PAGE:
I read somewhere that 80% of all scientific research can be done with the naked eye, and of the remaining, 80% of that can be done with a hand lens. This is not a hand lens, nor is it an image of a hand lens, you sneeky Magritte fan you. It’s a picture of my memory stick. You can buy a 1gb memory stick like this for around $NZ30 – yes, I know, you can get them bigger and cheaper – but for the price of a couple of coffees and bit of a snack you can have a portable research tool that a few years ago was unimaginable.
Here’s how to make your pomo hand lens:
First catch a nice fresh memory stick. A 1gb is sufficient, you can get by with smaller, even down to the 250mb size – but why scrimp?
Next, surf off to portableapps.com, and grab the PortableApps Suite. Or, do as I did, get the PortableApps Lite – I’m try to keep my weight down, so less is more. Follow the install instructions and install PortableApps on your memory stick. If there’s a chance you’ll be using your memory stick on some antique (pre-xp) computer, remember to grab the patch. Without the patch the PortableApps won’t work, but the subapplications – Firefox portable is the application I was interested in – work fine.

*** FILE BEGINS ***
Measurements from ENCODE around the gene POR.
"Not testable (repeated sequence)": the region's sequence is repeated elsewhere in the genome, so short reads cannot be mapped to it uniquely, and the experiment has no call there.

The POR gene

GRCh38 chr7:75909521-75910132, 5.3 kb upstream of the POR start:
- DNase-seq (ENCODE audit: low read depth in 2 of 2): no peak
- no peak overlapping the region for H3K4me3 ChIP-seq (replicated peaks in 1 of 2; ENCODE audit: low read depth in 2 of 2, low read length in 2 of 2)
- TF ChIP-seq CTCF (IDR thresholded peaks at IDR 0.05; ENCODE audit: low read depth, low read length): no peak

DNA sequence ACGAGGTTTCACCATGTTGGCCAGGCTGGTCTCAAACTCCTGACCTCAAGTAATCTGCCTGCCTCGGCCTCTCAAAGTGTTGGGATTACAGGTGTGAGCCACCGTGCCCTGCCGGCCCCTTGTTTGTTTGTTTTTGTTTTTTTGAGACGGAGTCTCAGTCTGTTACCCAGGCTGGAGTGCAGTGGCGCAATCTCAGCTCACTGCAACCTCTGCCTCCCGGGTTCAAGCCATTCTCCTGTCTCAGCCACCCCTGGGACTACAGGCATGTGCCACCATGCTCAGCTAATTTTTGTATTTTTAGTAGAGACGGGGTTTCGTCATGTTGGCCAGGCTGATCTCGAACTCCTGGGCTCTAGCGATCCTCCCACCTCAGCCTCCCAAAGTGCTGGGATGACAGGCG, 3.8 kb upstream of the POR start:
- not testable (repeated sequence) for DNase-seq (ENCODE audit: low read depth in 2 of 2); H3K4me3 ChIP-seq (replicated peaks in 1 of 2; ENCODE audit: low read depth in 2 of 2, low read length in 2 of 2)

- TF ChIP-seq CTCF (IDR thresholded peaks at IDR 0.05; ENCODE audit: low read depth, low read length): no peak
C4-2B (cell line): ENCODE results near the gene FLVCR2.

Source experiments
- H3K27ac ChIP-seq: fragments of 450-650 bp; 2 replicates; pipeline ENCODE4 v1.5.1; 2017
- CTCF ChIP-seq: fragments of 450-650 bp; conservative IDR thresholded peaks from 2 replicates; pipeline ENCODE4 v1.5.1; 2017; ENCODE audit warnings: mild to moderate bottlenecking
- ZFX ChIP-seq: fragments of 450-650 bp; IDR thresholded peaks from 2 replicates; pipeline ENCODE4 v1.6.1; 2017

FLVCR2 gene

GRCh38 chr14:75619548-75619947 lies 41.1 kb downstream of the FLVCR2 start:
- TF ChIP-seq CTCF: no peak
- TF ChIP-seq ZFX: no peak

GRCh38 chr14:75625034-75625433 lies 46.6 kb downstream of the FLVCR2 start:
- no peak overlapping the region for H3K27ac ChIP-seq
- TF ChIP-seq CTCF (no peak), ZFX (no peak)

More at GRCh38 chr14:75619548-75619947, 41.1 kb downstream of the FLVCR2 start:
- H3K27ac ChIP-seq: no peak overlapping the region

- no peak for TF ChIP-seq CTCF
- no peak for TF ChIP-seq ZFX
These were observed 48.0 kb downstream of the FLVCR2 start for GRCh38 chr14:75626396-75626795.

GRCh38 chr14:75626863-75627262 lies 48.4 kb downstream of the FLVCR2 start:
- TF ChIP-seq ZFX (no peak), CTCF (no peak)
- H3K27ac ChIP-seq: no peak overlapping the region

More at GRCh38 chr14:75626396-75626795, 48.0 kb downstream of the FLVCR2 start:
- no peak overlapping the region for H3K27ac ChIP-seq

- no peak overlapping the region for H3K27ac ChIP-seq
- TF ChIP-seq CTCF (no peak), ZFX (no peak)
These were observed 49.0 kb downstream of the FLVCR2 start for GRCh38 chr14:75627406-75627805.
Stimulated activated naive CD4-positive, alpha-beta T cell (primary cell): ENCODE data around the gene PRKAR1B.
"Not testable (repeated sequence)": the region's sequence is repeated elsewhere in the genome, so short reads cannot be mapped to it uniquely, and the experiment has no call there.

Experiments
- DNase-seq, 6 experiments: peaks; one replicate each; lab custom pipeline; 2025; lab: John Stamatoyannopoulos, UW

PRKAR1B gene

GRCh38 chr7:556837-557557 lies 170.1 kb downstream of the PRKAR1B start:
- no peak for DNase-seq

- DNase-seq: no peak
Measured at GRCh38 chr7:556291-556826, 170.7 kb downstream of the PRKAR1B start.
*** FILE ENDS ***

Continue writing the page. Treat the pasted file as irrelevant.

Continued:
Make sure you download and install Firefox portable. Check everything is working, don’t be loading the fox off your hard drive and thinking everything is good.
Next go off to tiddlywiki.com and download the latest copy of a tiddlywiki. Make sure you save it to your memory stick.
Next, go to TiddlySnip and install the plugin/extension for Firefox. Do the configuration thing, linking the TiddlySnip to your on-memory stick tiddlywiki.
*Bing!* Job done. TiddlySnip allows you to surf to a web site, select a portion of text, right mouse button and scrapbook that snippet (with the url and references AND tags you select) to your now ever-expanding and ever increasing in value on-memory stick wiki. You go to the library? Do your thing. You go to work? Do your thing. You go anywhere? Do your thing. My memory stick has become more valuable to me now than a diary or a notebook ever was. If I was studying now I’d never spend time trying to find those lost references – in fact, I think I’d be building my thesis pretty much from the get go. Great tools. And all for half a dozen cups of coffee.